My research program focuses on evidence-based learning techniques. This work encompasses multiple strategies and subject domains, including: (1) retrieval practice on facts, paired and triple associates, vocabulary, and other materials; (2) interleaved practice and foreign language learning; (3) spelling instruction with children and adults; and (4) sleep and procedural skills. Collectively, this work is building a toolbox of techniques that accelerates the efficiency and efficacy of student learning.
Taking a practice quiz or test, also called retrieval practice, does not just assess memory; it strengthens it. My research on retrieval practice—one of the most promising techniques in learning science today—goes beyond the empirical “retrieval practice effect” and investigates its scope, its underlying mechanisms, and its ability to yield transferrable learning. This includes work on individual differences in memory ability and retrieval practice (Pan, Pashler, Potter, & Rickard, Journal of Memory and Language, 2015), one of the first quantitative models of retrieval practice effects (Rickard & Pan, Psychonomic Bulletin & Review, 2017), and a comprehensive meta-analytic review of over 40 years (192 experimental comparisons, 67 papers, and > 10,300 subjects) of retrieval practice and transfer research (Pan & Rickard, under review).
Instructors often aim for learning to transfer, or generalize, to different contexts. Whether retrieval practice supports transfer has long been an open question. In the first research on this issue involving triple associate words (e.g., “desk-paper-ink”), I discovered that retrieval practice on a word from a triple associate (e.g., “desk”) enhances recall for that word but not unpracticed words (e.g., “ink”). This lack of transfer (Pan, Wong, Potter, Mejia, & Rickard, Memory & Cognition, 2016) identifies an important boundary condition of the technique, helps elucidate its underlying mechanisms, and has practical implications: students should expect strong but selective benefits, particularly when learning related words or concepts. I have extended this line of work to Advanced Placement History and Biology facts (Pan, Gopal, & Rickard, Journal of Educational Psychology, 2016), term-definition facts (Pan & Rickard, Journal of Experimental Psychology: Applied, 2017), and a comparison of paired and triple associates (Rickard & Pan, in preparation).
Learning two or more skills or concepts at a time by alternating between them during training (e.g., given concepts A, B and C, using an ABCABC schedule) yields benefits over conventional blocked practice (e.g., using an AABBCC schedule) for motor skills, visual category learning, and math. However, research on educational uses of this technique, called interleaved practice, is still in its infancy (Pan, Scientific American, 2015). For example, there has been little evidence that interleaved practice benefits language learning. In one the first studies to address this issue, I investigated the effectiveness of interleaving vs. blocking for learning Spanish verb conjugation skills (i.e., specifying the correct verb ending for a given pronoun verb/tense combination in either the preterite or imperfect tenses). When training occurred in a single session, interleaving yielded learning that was on par or reduced relative to blocking; when interleaved occurred across two sessions of training, it yielded large benefits over blocking (Pan, Tajran, Lovelett, Osuna, & Rickard, under review). This suggests that spaced practice, which is an inherent component of interleaving, may be a key contributor to its learning benefits for foreign language learning.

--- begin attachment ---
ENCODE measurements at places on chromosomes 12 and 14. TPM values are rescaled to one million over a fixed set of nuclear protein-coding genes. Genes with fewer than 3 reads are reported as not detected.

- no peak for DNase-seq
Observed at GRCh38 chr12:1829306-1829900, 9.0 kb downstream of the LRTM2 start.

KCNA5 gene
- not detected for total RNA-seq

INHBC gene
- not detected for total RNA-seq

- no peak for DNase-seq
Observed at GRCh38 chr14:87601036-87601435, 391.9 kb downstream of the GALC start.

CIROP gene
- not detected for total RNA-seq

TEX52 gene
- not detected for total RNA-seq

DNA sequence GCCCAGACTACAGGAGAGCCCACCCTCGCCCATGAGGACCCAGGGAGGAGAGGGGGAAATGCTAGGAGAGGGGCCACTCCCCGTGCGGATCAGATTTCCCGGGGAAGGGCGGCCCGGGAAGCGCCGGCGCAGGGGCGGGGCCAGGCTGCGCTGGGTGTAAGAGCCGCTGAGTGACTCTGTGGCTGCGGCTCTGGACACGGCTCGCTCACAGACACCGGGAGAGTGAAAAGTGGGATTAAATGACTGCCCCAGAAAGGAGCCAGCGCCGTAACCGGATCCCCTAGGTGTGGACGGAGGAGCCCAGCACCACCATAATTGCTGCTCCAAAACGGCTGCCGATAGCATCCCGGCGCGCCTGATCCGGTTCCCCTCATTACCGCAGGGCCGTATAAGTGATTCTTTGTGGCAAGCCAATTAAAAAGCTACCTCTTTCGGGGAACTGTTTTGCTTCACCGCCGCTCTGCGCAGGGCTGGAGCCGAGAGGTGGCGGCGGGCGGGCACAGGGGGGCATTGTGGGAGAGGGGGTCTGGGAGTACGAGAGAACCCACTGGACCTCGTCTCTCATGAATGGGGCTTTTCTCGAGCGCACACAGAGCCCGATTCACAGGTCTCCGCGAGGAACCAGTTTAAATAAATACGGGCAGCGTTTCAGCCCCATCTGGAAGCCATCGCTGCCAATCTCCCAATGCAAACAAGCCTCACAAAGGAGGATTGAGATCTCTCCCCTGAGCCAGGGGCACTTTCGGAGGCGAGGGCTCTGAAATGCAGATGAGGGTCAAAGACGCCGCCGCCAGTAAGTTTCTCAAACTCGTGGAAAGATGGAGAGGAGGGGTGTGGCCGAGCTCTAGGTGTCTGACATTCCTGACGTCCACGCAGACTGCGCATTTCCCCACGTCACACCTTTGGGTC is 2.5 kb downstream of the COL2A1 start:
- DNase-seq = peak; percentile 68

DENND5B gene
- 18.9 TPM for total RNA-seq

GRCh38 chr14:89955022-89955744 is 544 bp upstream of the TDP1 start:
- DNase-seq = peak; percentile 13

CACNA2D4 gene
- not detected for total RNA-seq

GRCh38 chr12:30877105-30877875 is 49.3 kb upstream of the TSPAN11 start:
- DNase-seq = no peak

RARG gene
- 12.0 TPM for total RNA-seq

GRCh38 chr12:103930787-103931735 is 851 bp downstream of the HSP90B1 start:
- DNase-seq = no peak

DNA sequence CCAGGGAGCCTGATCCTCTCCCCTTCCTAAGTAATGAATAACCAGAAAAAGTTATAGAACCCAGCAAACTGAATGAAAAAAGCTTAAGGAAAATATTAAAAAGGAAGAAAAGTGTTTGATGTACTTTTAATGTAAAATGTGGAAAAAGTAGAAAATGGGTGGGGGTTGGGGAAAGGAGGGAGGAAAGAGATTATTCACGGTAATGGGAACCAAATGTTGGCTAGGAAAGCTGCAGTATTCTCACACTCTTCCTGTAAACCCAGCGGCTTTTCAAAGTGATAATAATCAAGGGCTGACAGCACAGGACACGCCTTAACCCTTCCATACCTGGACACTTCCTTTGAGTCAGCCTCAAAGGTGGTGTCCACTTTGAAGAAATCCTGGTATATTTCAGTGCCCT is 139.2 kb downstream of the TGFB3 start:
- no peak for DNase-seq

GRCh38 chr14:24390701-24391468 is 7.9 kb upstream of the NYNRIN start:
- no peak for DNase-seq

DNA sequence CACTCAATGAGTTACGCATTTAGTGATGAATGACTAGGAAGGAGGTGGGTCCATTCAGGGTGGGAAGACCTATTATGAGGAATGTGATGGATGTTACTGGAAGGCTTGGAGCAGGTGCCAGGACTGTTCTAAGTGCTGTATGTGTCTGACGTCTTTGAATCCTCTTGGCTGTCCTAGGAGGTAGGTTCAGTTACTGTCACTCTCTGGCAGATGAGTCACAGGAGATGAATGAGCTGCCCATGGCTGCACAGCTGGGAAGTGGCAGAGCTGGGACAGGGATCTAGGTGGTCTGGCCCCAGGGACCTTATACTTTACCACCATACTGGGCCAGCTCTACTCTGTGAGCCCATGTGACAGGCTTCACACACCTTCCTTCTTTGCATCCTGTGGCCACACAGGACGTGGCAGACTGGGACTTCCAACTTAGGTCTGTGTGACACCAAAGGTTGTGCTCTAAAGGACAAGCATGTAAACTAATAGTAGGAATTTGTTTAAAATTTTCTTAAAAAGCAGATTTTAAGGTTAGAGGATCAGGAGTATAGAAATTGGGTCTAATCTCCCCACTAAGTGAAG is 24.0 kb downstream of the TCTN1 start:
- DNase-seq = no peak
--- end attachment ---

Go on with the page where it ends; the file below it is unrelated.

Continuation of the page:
In 400 years of spelling instruction, minimal research on the efficacy of different methods has occurred under controlled conditions--until now. My investigations of a series of techniques has yielded data on “what works” for the acquisition of this important skill In two large-scale college classroom studies, I found that copying, retrieval practice, and self-directed study are highly effective for teaching adults to spell (Pan, Rubin, & Rickard, Journal of Experimental Psychology: Applied, 2015), while reading and recitation are not (Pan & Rickard, in preparation). Research conducted in elementary school classrooms in collaboration with Angela Jones and John Dunlosky of Kent State University has found that retrieval practice boosts 1st grade spelling skills by over 300% and surpasses an increasingly used method called “rainbow writing” (Jones, Wardlow, Pan, Zepeda, Heyman, Dunlosky, & Rickard, Educational Psychology Review, 2015). All of these findings are of the utmost importance for how spelling should be taught. Accordingly, I am now working on a comparison of modern research findings with historical spelling instructional recommendations (Pan, Rickard, & Bjork, in preparation).
As part of an additional research direction targeting sleep and procedural learning, I recently published a meta-analysis of sleep and motor skills (Pan & Rickard, Psychological Bulletin, 2015). By performing a meta-regression analysis on a quarter-century of research (88 experimental groups, > 1,200 subjects), I found that, despite what many neuroscience textbooks suggest, there is no evidence for sleep-dependent motor learning mechanisms. Instead, the literature favors a supportive memory stabilization role for sleep (for a follow-up report which arrives at the same conclusions, see Rickard & Pan, Psychological Bulletin, 2017). Ongoing work is examining the role of sleep in visual texture discrimination learning (Walker, Pan, Modir, & Rickard, Journal of Vision, 2014).
Timothy Rickard, University of California, San Diego
Hal Pashler, University of California, San Diego
Jim Cooke, University of California, San Diego
Robert Bjork, University of California, Los Angeles
Mark McDaniel, Washington University in St. Louis
John Dunlosky, Kent State University
Angela Jones, John Carroll University